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We regard as unwholesome and unacceptable, strident efforts by former Kano State Governor, Dr Rabiu Kwankwaso (who now represents Kano Central Constituency at the Senate) to take sides with a section of the ethno-regional stakeholders in the Mile 12 Market, Lagos to oppose the movement of the market to a more befitting location at Imota.
Lagos State Governor, Mr Akinwunmi Ambode, announced plans to remove the market from Mile 12 in the Ketu axis following the recent bloody ethno-regional clashes in the market. The Mile 12 Market has, over the years, assumed the ill reputation of recording the highest number of clashes among the major ethnic groups in the market – the Hausa/Fulani, Yoruba and Igbo. The recent blood-letting which took place in March 2016 was marked by continued killings in the neighbouring communities even after the clashes were quelled by the law-enforcement agencies. Innocent people were slaughtered in the dead of the night and homes were burnt down.
People living around the market area live in perpetual fear. It will also be recalled that some years ago after the security agencies put out the flames of conflict, a section of the feuding community which felt worsted in the fight went into nearby schools and slaughtered many kindergarten and primary school toddlers.
Kwankwaso is wrong to mount an ethnic-inspired campaign opposing the relocation of the market. If he had bothered to find out the reasons for the action, he would have seen that it is in the overall interest of the generality of residents in the Lagos metropolis that the market should be relocated to an area where the traders, their goods, customers and innocent bystanders will be safer and more comfortably accommodated.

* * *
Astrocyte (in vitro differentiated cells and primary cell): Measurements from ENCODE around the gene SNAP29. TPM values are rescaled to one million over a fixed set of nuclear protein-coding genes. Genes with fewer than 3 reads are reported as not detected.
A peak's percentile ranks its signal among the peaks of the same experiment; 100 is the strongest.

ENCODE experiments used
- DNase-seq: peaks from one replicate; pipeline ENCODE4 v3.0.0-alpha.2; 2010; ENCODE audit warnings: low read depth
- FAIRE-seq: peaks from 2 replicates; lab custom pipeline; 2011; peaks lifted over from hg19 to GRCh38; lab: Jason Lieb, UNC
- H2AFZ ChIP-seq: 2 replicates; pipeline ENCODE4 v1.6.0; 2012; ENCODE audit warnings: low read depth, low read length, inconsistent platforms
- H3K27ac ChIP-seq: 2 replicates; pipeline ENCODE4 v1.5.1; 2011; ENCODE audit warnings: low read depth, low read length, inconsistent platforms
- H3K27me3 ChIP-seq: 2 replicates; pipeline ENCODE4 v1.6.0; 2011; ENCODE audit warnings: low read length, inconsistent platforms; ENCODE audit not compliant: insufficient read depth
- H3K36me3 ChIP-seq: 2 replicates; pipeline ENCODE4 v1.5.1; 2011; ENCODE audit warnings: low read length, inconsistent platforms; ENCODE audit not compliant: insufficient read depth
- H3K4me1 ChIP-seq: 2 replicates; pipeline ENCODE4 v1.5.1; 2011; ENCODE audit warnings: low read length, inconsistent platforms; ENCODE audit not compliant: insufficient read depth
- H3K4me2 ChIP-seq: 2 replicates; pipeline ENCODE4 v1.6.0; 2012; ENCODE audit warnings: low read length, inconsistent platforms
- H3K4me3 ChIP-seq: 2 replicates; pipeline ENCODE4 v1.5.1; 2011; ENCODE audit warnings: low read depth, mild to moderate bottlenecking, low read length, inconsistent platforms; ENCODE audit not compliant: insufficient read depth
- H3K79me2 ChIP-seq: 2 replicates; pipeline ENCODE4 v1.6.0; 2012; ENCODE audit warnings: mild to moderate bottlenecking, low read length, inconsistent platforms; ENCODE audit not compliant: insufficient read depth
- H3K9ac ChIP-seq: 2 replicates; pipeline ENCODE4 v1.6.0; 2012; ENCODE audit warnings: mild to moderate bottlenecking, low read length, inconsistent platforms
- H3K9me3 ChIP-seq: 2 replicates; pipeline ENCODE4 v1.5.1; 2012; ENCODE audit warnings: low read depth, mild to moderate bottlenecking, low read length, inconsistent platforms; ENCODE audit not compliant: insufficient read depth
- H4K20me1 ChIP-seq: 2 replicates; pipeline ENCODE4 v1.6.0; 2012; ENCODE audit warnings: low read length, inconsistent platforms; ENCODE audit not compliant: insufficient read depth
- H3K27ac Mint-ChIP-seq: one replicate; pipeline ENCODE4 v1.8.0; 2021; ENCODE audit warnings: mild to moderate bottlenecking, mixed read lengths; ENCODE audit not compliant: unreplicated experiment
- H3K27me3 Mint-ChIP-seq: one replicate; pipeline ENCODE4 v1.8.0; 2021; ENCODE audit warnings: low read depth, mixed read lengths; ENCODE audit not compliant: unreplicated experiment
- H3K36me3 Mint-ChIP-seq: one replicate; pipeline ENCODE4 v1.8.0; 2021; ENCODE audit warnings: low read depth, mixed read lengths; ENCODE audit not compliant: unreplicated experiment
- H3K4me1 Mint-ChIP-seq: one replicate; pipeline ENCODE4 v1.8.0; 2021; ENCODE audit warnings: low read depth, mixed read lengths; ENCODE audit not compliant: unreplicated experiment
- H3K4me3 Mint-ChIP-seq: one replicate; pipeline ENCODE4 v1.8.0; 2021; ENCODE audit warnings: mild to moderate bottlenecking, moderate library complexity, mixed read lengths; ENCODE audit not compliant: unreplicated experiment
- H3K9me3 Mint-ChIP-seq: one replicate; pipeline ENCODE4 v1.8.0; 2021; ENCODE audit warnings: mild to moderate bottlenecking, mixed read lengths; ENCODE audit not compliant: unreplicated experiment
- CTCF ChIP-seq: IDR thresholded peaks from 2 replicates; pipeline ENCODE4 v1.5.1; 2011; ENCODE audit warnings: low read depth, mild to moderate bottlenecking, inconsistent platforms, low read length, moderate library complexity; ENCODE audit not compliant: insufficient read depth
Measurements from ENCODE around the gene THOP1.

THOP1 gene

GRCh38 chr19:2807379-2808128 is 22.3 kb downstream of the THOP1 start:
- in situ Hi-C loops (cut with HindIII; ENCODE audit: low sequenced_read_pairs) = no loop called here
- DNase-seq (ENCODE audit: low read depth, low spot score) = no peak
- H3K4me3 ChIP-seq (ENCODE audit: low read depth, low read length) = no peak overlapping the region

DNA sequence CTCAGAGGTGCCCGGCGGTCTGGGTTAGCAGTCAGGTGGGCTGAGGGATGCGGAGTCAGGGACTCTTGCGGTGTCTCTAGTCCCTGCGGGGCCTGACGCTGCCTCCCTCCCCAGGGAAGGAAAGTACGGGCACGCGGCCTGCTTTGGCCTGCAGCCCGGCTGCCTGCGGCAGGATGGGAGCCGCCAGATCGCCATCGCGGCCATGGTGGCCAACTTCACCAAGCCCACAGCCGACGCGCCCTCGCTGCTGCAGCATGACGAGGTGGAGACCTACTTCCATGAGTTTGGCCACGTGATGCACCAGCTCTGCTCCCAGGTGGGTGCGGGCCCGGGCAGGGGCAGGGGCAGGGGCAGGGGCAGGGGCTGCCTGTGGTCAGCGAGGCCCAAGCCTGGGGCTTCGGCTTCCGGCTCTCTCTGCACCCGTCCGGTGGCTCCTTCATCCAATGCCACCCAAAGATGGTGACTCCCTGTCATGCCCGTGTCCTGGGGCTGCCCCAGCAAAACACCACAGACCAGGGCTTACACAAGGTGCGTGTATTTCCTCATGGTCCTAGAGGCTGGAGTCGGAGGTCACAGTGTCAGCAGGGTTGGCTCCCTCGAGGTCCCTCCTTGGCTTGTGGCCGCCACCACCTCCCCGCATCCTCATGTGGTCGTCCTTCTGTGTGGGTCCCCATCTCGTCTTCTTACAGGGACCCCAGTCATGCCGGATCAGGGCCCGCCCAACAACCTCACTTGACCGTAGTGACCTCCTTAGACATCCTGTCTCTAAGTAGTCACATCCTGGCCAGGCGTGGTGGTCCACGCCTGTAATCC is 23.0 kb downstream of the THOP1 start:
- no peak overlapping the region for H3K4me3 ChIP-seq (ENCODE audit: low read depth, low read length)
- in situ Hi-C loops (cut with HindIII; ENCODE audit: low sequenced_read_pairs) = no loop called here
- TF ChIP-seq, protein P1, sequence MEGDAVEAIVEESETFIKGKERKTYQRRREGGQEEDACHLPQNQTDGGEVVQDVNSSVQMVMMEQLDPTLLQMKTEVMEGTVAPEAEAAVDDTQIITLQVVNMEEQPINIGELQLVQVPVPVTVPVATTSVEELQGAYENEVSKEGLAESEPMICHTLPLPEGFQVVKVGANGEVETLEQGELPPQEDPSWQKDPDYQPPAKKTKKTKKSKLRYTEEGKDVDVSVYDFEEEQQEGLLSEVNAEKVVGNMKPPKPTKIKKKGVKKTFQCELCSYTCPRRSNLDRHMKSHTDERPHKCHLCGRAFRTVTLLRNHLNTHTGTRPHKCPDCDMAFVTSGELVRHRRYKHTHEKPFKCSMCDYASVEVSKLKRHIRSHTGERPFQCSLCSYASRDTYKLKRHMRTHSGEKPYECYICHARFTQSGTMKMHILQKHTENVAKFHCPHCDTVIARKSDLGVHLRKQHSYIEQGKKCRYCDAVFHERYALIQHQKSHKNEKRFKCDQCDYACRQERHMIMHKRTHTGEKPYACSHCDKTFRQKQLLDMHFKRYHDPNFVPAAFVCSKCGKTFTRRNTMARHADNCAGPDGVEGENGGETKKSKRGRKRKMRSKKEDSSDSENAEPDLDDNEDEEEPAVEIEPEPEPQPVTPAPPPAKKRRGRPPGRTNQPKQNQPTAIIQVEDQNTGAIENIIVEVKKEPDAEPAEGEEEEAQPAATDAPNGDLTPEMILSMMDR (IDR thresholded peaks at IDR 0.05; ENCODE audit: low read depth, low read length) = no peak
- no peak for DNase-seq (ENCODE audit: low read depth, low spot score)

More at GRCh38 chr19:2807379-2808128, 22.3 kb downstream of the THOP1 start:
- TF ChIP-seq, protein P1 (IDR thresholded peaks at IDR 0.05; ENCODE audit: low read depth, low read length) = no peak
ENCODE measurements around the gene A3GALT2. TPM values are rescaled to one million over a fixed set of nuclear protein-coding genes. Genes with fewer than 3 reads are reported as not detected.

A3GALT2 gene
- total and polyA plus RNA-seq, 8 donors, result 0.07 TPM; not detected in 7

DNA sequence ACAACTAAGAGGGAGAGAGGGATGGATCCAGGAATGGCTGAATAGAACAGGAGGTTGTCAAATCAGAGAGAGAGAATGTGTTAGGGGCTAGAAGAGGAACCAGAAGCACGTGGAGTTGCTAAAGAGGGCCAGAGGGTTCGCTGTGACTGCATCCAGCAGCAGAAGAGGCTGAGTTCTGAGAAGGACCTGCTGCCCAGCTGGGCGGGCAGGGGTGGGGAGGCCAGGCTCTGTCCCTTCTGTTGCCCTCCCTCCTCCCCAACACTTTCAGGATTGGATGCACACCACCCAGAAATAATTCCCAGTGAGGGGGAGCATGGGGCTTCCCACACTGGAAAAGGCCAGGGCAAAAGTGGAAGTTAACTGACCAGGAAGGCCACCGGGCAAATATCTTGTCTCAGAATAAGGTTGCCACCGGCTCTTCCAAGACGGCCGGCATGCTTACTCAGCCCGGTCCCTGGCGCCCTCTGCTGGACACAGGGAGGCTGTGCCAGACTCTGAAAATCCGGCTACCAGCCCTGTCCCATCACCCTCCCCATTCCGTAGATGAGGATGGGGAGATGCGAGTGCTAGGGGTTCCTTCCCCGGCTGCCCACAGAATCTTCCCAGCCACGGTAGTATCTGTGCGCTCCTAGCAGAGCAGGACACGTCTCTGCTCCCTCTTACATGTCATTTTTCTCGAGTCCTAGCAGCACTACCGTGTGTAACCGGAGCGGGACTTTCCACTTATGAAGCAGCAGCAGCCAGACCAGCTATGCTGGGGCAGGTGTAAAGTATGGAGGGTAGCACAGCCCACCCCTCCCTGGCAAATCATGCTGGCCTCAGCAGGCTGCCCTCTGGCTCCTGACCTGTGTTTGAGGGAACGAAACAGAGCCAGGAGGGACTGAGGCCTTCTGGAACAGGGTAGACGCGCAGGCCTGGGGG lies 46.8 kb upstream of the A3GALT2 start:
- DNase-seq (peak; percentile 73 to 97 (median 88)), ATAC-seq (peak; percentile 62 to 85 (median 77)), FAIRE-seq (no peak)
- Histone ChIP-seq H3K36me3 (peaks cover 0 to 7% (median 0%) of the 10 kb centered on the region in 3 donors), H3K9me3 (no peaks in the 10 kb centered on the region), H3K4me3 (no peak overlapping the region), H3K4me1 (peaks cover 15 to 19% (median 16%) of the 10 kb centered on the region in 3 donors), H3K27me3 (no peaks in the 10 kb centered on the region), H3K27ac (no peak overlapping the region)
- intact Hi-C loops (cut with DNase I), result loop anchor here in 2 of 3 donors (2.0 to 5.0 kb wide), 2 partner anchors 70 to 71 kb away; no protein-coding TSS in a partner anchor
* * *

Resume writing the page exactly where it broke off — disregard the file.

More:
The Mile 12 Market is ancient, dilapidated, congested and situated in an area that is the primary gateway from other parts of the country into the hub of the Nigerian economy. It is a major cause of traffic snarls.
The Lagos State Government has, over the years, gradually relocated many markets to more convenient sites as part of its urban renewal strategies for a metropolis that has become one of the largest in Africa and the world at large.
Such markets include Balogun, Tejuosho and Alaba. Oshodi Market has just been moved this year and Ladipo Spare-parts market is also marked for relocation. We expect all law-abiding citizens and lovers of good things to cooperate with government to make our cities better for all.
We also call on the Lagos State Government to ensure there is justice and fairness for all, irrespective of where they hail from, in the allocation of shops and general market administration. This is the only way to ensure lasting peace.